How to Be the Dumbest Person in the Room

James Altucher recently posted about the smartest piece of financial advice he'd ever received:

"Everyone has to be smarter than me for me to get involved."

The whole post is a great story of ups and downs that's all about having a beginner's mind at all times.

Read the post, then watch Jeremy Irons perform this very idea below. In this scene, from the movie Margin Call, he's the CEO of a large investment bank on the brink of the housing collapse a decade ago. In my career I've dealt with many high-level executives in banking and other industries. The best of them approach meetings exactly like this (even with very small problems).

The Creativity Bubble

It’s never been easier to find better system for solving our problems. What we should be doing is finding better problems to solve.

Anything requiring intense thought and risk is naturally avoided for easy answers, safe bets, and “clever” strategies. “Clever” doesn’t change things. It’s a pat on the head.

We’ve made a bubble for ourselves of courses, books, and gurus to guide us through the lowest risk creative endeavors. It’s time to place more value on the things that might fail in spectacular ways.

Seth Godin to the World: You’re Still Not Blogging Daily?!

Seth Godin has moved to Wordpress, which has prompted him once again to tell us about the importance of blogging daily on his podcast.

“I’m encouraging each one of you to have (a blog). Not to have a blog to make money, because you probably won’t. Not to have a blog, because you’ll have millions and millions of readers, because you probably won’t. But to have a blog because of the discipline it gives you, to know that you’re going to write something tomorrow. Something that might not be read by many people—it doesn’t matter—it will be read by you. If you can build that up, you will begin to think more clearly. You will make predictions. You will make assertions. You will make connections. And there they will be, in type, for you to look at a month or a year later. This practice of sharing your ideas to people who will then choose or not choose to share them helps us get out of our own head, because it’s no longer the narrative inside. It’s the narrative outside, the narrative that you’ve typed up, that you’ve cared enough to share.”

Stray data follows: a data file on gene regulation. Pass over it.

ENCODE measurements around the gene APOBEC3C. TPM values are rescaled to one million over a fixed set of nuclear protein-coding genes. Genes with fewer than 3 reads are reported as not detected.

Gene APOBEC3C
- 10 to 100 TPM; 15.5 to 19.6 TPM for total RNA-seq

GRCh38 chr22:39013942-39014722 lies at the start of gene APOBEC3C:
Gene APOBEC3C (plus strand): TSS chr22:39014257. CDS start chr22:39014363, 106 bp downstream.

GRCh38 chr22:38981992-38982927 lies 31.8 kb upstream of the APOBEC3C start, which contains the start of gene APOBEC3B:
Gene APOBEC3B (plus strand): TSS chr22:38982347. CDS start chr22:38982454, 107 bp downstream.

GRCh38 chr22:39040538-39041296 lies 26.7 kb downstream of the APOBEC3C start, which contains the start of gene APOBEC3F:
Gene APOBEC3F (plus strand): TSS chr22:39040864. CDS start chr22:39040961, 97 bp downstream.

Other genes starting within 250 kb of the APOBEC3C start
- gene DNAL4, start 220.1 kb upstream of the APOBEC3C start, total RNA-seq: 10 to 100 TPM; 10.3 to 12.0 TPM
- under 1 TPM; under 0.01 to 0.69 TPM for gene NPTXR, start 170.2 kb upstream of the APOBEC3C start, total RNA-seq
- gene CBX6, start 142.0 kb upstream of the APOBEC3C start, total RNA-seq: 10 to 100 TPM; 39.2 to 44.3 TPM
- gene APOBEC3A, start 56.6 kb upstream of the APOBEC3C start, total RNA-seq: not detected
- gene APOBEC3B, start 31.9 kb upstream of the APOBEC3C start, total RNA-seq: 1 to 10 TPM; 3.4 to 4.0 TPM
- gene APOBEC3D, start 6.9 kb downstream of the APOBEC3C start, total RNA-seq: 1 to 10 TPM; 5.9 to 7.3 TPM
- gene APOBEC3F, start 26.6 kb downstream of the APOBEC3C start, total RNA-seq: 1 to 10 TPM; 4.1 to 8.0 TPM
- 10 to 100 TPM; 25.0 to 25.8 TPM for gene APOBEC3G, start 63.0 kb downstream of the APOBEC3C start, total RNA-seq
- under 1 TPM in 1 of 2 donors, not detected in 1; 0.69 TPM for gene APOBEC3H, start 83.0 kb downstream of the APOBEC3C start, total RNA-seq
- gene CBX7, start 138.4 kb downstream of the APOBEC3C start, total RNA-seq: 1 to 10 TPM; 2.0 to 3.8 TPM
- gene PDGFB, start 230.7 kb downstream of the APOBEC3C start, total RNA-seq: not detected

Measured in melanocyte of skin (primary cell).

To find this even more inspirational, you may have shrug off the fact that Seth spends hours every day coming up with a single post to publish (no one I know has that kind of free time). But what really gets to me after hearing this podcast a few times is that thought about the “narrative." I can’t deny the truth in that.

Nothing has been healthier for my idea generation than to throw out ideas. Once they’re in the public, they feel completely gone. I’m free to come up with new and better ideas. And I do.

When I don’t put those ideas out into the public, they fester. They cause uncertainty and anxiety. They kill the possibility of new and better ideas.

Maybe I need to create the time, even at great cost, to blog more often if it means I can regularly free my brain of festering ideas. Maybe I shouldn’t say maybe: it seems like an invitation for this idea to fester.

My Home Screen

Last week I was on vacation when the chance to write something for Club MacStories popped up. Needless to say, I left my wife and son at the beach and found a suitable office to write 1400 words about the most hallowed ground for any geek, my home screen.

Here’s the example published:



Here’s the “office” I used to write the article:



If you’d like to know about the hows or whys behind my home screen, think about joining up with Club MacStories and you’ll get their full archive of goodies.

MacStories is one of many publications and creators I support through subscriptions and/or patronage. I think this form of support is becoming incredibly important as “traditional” forms of publishing continue to fracture. It’s something I haven’t implemented for myself yet, but I’m thinking more about it now.

Best Practices for Newsletters

I've had a personal newsletter since around 1999. I've found it to be the most effective means of communication the internet has yet to produce. It's portable, open, universal, and personal.